WP3 (Palaeodatabase): We successfully worked on the connection of the Palaeodatabase to the database of the ALSH, enabling us to locate the known sites precisely and to then look for new promising sites in collaboration with sub-project A2. We also occasionally went to the field to test a few sites in Schleswig-Holstein as well as Mecklenburg-Vorpommern for their potential in answering questions about human environmental interactions. Also in this WP we can subsume the work on legacy data from the late Hartmut Usinger that Sascha Krüger used to establish a first overview of the palynological record available to inform us about the Late Pleistocene in Schleswig-Holstein. A first result was the identification of a promising coring spot in the Itzstedt Lake area (see below).


In the field

Out in the field. Photos of some of the field work 2017. Top left: Coring equipment (modified Livingston piston corer i.e. “Usinger Bohrer”) in Lieth Moor area, please note the already re-filling test trench in the lower right corner (photo: S. Krüger). Top right: Tobias Burau and Sascha Krüger testing for organic sediments with a Pürckhauer corer at Dätgen (photo: S. B. Grimm). Lower right: Morten Fischer Mortensen explaining the Tyrsted kettlehole profile to visiting colleagues from Schleswig (photo: S. B. Grimm). Lower left: Tobias Burau, Jan Weber, and Sascha Krüger coring in the Rönne valley near Lake Itzstedt with an “Usinger Bohrer” (photo: S. B. Grimm).


WP4 (Itzstedt Lake area): Near Lake Itzstedt, our current work focused on retrieving sediment cores for palaeoenvironmental analyses from a Lateglacial lake that was located in the upper valley of the Rönne. In October 2017, the Natural Protection Authority finally allowed us to drill two 16m long cores from a point where Hartmut Usinger located Lateglacial laminated sediments. This field campaign was performed in collaboration with Jan Weber (E1) and the analyses of the sediment cores will be performed in a close collaboration with the geochemistry from E1 and the palynological and sedimentological expertise of sub-project F2 (Stefan Dreibrodt). Hamburgian and Ahrensburgian sites are known from this area and in a situation comparable to the Stellmoor site in the Ahrensburg Tunnel Valley. Previous excavations uncovered faunal material, in particular reindeer, from the littoral areas of the lake from which these sediment cores were taken. We therefore hope to establish a good correlation of the environmental and the archaeological data. In particular, Sascha Krüger aims to understand the human use of the landscape by using charcoal analysis on this sequence allowing him to discuss questions about the human-environmental interactions.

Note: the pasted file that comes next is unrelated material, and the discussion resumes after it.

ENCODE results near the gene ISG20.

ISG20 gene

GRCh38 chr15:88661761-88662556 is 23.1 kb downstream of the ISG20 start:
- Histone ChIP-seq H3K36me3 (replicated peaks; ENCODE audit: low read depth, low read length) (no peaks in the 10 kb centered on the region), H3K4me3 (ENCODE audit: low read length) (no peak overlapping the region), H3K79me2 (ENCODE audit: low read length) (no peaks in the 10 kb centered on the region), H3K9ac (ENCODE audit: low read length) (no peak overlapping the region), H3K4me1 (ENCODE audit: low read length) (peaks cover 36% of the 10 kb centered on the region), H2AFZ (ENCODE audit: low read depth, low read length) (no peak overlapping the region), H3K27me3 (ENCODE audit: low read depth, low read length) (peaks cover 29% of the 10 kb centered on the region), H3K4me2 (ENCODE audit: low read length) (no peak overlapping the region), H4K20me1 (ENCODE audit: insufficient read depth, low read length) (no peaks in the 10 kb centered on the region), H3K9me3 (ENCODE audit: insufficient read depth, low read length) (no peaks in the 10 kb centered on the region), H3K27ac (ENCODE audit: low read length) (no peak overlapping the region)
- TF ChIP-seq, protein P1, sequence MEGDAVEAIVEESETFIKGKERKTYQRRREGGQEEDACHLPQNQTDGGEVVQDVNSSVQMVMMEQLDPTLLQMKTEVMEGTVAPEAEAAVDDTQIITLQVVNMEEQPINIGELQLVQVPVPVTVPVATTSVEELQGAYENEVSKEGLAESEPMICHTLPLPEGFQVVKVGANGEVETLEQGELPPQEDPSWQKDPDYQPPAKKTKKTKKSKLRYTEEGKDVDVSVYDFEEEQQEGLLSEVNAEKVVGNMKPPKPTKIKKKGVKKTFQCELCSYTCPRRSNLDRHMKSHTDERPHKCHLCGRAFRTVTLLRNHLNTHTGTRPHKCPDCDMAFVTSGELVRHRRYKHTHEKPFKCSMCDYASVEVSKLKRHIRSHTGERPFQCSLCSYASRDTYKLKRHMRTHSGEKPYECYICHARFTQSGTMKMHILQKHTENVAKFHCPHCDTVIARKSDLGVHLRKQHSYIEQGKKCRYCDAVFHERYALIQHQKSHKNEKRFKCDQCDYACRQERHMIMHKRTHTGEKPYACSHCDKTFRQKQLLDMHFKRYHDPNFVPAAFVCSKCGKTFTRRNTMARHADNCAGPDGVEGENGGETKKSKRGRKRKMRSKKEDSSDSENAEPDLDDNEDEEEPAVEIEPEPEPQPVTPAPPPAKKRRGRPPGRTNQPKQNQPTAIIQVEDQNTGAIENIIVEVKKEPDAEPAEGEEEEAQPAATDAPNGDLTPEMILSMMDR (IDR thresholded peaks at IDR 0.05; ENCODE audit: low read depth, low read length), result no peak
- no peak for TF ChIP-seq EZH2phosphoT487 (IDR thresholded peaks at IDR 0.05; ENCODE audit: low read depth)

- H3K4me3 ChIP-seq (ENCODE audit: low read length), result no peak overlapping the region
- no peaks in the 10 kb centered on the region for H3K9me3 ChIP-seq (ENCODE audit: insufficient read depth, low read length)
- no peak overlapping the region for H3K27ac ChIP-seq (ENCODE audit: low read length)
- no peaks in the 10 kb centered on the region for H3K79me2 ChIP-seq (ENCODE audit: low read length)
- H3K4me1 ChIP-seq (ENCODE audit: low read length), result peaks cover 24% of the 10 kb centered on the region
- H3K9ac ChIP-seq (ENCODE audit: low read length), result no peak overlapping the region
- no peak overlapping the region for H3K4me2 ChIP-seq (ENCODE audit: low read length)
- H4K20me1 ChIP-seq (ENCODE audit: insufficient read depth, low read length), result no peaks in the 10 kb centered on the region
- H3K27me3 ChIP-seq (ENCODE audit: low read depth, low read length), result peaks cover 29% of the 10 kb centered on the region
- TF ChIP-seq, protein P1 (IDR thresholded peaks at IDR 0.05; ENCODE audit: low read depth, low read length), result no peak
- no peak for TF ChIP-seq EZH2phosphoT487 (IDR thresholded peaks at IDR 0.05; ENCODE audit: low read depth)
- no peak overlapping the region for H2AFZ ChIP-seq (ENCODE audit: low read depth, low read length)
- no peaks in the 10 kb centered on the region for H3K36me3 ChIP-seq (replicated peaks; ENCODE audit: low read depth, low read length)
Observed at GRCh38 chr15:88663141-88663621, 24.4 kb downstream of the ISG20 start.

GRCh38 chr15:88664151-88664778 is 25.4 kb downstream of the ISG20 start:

WP7 (Synthesis): Together with Vesa Arponen (A1), Sonja B. Grimm already approached questions relating to a meta-level of our project: How do we have to imagine the colonisation process? What do we already know? How did we come to know this? And what do we need to close the gaps of what we do not know yet? Preliminary results were presented at the EAA meeting in Maastricht and a publication is in preparation.


Studying our material, we are constantly alternating between the analyses of the data from a single collection/site and the comparison with the regional record to the record across Schleswig-Holstein, the south-western Baltic region, or Northern Europe. By this comparison, we are crossing different scales at which change can work and we are reflecting on what large scale changes could mean for a single group as well as how the changes can spread from a single person across a whole society. For this we also collaborate closely with B2 to establish a joint lithic analytical approach that will enable us in the future to compare our material more directly. With this type of direct comparison it will be possible in the future to show the small steps that lead to the major transformation from Palaeolithic to Mesolithic societies in more detail.


WP8 (Horsens area): Sascha Krüger participated in the excavation in Tyrsted and extracted some sediment cores for palaeoenvironmental studies with Morten Fischer Mortensen from the National Museum of Denmark with whom we will collaborate in this region. Furthermore, the Horsens Museum will be a collaboration partner in this area. Together with the geophysics sub-project (G2), we analysed the kettlehole area in the vicinity of the Tyrsted excavation (


In 2017, the members of our team were:

Prof. Dr. Berit V. Eriksen (PI),

Dr. Sonja B. Grimm (Post-Doc),

Sascha Krüger M.A. (PhD),

Dr. Mara-Julia Weber (ZBSA),

Katja Winkler M.A. (research assistant),

Benjamin Serbe M.A. (student then research assistant),

Tobias Burau B.Sc. (student assistant).